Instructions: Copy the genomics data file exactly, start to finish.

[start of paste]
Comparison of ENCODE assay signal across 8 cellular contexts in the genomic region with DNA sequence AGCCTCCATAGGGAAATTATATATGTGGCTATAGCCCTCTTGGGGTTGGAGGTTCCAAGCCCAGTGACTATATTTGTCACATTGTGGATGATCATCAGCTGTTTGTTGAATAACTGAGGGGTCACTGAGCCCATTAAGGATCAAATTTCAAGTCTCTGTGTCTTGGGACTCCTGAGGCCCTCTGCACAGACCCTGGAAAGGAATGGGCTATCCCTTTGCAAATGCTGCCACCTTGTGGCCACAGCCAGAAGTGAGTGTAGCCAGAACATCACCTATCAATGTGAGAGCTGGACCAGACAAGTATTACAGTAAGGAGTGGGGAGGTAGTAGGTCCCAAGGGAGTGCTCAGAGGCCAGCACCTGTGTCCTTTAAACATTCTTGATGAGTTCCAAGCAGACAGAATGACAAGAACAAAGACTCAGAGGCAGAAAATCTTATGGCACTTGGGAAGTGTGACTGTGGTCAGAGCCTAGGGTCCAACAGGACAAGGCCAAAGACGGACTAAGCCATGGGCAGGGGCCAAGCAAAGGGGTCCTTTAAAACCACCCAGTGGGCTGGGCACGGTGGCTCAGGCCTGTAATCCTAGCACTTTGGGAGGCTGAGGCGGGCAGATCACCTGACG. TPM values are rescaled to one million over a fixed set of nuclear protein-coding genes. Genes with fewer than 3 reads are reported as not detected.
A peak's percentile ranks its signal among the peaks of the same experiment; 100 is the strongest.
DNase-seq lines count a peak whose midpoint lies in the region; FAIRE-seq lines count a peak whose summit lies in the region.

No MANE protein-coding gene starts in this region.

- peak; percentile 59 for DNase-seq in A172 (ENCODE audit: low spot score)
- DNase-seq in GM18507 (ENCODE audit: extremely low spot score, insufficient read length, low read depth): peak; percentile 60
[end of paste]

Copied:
Comparison of ENCODE assay signal across 8 cellular contexts in the genomic region with DNA sequence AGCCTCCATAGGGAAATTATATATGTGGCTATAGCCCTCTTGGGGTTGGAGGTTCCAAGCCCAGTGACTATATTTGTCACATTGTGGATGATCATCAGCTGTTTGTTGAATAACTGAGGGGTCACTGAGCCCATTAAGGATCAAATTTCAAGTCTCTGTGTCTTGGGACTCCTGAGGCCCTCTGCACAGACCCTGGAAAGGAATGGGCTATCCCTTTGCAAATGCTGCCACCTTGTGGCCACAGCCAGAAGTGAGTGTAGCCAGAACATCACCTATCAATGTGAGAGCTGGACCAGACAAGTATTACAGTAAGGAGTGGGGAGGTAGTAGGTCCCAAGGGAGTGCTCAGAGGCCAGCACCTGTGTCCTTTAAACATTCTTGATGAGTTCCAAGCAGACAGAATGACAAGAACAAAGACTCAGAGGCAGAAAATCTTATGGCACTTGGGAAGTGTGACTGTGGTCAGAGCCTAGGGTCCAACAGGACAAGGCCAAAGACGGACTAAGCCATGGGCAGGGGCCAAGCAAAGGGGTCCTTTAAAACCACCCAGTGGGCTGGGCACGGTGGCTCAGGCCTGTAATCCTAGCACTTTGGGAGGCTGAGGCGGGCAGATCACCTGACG. TPM values are rescaled to one million over a fixed set of nuclear protein-coding genes. Genes with fewer than 3 reads are reported as not detected.
A peak's percentile ranks its signal among the peaks of the same experiment; 100 is the strongest.
DNase-seq lines count a peak whose midpoint lies in the region; FAIRE-seq lines count a peak whose summit lies in the region.

No MANE protein-coding gene starts in this region.

- peak; percentile 59 for DNase-seq in A172 (ENCODE audit: low spot score)
- DNase-seq in GM18507 (ENCODE audit: extremely low spot score, insufficient read length, low read depth): peak; percentile 60